The missing kin. This is always a part of this. Despite the fact that unless he was adopted, Koreans have unusually close family ties, it is unlikely this is the case, this is essential to believe the scam

On this note, I decided to seek for whom his name shall be used as the Next of Kin as no one has come up to be the next of kin. And the banking ethics here does not allow such money to stay more than eight years, because money will be recalled to the bank treasury as unclaimed after this period.

The clock is running. They need a name to claim the account. Why not ask a US or UK relative to find someone to do this if they really had access to the money?

In view of this I have gone extra mind to make sure that I got a responsible person who will not betrayed me or trying to blackmail me this which I got many information’s but after I had series of prayers and fasting for divine direction to an honest and trustworthy person who will not betray me once the fund is in his or her custody, amoung all the information’s you are only person my spirit directed me to contact for this with full hope that you are the right person.

A play on religion which works especially well on Americans. See, you're really special, God directed me to you, honest person. It also makes them seen slightly naive

Upon the receipt of your response, I will send you by fax or e-mail the application, bank's fax number and the next step to take. I will not fail to bring to your notice that this business is hitch free and that you should not entertain any fear as all modalities for fund transfer can be finalized within five banking days, after you apply to the bank as a relation to the deceased.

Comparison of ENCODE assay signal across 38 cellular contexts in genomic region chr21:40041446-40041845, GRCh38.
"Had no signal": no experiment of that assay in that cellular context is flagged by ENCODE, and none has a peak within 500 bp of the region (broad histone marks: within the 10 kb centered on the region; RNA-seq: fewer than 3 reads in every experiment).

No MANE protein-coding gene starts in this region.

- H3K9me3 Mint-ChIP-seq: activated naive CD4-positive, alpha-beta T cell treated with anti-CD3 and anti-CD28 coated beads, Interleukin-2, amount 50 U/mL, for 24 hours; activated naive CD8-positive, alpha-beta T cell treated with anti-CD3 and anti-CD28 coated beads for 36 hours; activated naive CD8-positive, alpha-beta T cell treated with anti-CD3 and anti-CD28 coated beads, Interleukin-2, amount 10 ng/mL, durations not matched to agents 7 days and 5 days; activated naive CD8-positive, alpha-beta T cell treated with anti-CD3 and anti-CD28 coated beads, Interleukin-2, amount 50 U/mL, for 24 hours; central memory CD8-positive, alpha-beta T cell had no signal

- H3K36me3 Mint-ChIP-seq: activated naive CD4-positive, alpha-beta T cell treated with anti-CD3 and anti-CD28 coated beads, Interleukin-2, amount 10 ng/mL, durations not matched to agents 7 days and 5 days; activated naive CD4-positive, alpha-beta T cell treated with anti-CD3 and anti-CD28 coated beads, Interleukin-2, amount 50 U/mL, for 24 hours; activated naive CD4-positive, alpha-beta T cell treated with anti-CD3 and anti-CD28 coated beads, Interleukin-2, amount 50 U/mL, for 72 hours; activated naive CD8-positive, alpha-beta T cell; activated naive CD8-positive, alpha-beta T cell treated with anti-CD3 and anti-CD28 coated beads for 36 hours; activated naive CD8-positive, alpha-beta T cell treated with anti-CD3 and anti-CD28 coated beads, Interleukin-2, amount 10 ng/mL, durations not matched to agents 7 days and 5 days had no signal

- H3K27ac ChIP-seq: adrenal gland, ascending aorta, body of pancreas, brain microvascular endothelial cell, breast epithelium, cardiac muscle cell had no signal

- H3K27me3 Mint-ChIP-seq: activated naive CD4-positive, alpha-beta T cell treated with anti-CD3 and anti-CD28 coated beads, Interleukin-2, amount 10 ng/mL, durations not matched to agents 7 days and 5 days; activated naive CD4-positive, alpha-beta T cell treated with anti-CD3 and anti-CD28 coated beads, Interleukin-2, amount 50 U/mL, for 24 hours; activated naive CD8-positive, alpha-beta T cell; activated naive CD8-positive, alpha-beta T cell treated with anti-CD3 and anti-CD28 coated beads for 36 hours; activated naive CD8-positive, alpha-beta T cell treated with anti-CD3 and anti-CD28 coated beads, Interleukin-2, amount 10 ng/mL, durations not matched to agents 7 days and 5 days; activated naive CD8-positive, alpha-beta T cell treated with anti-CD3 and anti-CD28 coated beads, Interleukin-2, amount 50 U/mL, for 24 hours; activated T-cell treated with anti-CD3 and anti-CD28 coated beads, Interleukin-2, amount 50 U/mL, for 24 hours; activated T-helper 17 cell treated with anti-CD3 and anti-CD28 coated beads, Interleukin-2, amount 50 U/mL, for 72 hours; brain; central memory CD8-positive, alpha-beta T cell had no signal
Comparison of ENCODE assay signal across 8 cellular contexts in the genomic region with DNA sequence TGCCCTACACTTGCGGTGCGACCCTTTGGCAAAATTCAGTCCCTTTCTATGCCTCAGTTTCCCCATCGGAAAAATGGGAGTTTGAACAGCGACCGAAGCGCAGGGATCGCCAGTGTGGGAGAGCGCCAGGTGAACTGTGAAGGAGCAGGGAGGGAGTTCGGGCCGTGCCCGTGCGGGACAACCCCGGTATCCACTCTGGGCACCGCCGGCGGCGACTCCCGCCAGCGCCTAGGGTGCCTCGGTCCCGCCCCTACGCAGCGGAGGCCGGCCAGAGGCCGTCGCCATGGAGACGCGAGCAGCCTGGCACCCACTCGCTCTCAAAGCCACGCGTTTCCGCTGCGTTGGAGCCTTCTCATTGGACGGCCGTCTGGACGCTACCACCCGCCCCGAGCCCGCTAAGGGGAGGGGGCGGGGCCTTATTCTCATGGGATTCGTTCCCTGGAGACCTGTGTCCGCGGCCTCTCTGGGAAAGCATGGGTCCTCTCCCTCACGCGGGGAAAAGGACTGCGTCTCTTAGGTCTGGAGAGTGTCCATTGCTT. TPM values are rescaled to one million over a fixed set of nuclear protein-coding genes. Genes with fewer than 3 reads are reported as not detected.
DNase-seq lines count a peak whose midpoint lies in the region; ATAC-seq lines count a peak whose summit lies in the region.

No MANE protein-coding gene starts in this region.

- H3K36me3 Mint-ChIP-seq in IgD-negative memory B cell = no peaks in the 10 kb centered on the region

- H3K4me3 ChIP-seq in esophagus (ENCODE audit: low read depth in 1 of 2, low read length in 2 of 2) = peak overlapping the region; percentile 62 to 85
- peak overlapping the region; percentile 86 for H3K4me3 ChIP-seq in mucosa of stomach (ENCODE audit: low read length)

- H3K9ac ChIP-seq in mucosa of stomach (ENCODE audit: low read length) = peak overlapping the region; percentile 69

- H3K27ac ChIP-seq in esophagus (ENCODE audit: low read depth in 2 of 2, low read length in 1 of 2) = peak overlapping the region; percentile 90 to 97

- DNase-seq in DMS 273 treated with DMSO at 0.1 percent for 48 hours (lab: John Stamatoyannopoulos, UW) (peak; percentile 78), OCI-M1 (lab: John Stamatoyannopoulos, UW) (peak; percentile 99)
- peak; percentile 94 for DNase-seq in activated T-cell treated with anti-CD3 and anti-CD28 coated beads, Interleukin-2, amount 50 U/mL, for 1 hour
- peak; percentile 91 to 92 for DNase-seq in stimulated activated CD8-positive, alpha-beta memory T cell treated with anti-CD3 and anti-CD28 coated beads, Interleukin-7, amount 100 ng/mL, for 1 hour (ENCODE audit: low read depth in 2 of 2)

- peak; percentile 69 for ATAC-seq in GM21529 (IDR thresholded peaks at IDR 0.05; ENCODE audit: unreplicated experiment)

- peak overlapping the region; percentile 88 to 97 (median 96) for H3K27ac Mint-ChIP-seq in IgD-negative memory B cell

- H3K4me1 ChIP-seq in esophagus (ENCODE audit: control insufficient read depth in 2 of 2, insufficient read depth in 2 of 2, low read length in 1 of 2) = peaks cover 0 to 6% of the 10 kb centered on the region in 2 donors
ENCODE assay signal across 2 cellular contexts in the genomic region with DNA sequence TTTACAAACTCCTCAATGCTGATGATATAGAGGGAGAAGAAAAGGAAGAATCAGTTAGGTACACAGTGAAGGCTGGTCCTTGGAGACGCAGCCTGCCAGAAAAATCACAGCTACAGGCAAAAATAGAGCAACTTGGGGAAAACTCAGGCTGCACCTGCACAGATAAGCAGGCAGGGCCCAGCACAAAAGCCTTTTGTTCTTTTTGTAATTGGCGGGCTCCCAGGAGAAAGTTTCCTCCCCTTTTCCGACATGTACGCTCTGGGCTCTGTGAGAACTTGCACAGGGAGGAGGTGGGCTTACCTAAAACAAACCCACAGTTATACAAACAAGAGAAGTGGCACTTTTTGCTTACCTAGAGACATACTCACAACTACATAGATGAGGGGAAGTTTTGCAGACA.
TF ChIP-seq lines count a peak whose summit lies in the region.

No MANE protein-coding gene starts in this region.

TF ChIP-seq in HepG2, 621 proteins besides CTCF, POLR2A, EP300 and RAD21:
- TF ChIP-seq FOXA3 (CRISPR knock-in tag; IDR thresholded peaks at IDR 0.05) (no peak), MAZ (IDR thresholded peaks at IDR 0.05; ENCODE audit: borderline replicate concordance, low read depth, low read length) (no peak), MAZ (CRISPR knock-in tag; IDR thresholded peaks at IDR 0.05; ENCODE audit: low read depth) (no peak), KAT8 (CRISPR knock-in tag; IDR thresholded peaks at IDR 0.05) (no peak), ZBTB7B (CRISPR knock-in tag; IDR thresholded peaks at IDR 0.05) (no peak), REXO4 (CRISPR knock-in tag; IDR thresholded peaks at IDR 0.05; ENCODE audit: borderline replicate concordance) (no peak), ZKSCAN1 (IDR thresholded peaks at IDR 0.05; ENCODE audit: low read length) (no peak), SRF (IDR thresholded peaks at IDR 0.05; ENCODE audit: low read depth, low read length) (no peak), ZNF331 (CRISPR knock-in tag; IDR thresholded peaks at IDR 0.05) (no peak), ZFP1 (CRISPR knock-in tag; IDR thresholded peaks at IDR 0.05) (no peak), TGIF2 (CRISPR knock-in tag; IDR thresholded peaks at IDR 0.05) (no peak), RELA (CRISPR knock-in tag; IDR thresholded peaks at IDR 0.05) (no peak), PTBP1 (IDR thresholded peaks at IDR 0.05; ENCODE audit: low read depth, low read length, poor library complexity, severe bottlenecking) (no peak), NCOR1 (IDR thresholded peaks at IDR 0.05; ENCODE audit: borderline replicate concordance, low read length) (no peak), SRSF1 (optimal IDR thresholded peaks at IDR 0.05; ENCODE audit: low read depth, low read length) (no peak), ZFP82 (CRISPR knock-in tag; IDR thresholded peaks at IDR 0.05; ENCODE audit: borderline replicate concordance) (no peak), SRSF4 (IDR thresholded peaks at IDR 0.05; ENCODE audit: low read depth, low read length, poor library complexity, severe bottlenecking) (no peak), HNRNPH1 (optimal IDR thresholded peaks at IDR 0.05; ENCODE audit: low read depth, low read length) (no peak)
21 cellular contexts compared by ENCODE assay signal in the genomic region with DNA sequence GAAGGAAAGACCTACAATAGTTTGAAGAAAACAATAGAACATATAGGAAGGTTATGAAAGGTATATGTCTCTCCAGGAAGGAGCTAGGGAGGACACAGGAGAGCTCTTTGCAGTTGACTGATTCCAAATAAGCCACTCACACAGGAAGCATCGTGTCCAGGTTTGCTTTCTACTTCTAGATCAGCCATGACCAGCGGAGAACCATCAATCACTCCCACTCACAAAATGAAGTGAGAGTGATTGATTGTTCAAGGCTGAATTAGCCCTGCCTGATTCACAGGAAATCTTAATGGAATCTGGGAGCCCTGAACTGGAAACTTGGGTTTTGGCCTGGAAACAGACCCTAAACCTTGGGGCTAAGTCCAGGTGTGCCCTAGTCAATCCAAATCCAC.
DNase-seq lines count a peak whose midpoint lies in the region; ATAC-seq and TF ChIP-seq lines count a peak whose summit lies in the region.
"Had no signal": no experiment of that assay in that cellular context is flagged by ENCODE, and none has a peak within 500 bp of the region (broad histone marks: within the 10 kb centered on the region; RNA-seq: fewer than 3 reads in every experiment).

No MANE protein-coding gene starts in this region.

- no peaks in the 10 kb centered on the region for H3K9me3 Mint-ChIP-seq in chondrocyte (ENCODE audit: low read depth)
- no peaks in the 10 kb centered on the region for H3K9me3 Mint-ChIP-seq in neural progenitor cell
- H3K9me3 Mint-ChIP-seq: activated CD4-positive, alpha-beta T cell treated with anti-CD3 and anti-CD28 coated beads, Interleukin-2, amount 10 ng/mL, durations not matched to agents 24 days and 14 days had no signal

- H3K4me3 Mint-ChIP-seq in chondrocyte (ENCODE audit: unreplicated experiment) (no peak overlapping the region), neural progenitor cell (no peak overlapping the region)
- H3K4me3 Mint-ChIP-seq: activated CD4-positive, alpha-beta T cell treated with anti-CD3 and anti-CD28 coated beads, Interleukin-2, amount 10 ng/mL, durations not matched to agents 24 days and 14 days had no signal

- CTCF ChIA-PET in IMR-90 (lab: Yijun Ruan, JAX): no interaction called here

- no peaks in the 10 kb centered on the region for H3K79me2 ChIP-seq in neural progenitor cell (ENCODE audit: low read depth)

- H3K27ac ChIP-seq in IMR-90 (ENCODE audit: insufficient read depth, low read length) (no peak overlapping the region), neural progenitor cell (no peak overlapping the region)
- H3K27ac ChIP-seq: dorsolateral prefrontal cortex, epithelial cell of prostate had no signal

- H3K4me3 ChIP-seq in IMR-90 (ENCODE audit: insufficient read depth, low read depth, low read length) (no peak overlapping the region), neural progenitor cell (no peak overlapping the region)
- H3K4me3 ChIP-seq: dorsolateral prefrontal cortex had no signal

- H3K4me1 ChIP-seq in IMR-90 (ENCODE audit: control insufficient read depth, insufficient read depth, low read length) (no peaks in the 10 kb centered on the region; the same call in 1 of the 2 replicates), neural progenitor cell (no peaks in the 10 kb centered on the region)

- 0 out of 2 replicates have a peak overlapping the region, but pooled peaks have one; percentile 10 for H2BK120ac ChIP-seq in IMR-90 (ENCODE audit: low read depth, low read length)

What this doesn't mention is that you'll have to come up with some kind of fee. This will be anything but hitch free once you answer this

As soon as you receive this letter, kindly send me an e-mail signifying your decision including your contact address, private Tel/Fax numbers for quick communication.

Once you do this, they have you hooked. Then comes the pleas for opening accounts, bribe money and the rest.

Yours Sincerely,
Mr. Mark Edward.
This requires you to think that there no Ghanian with the skills to call a lawyer in London, dig up an American to make the claim and then split the money with none the wiser. If this was real, they could arrange this in days, just days. But it is just a scam to get money from the greedy and foolish.

posted by Steve @ 8:04:00 AM

8:04:00 AM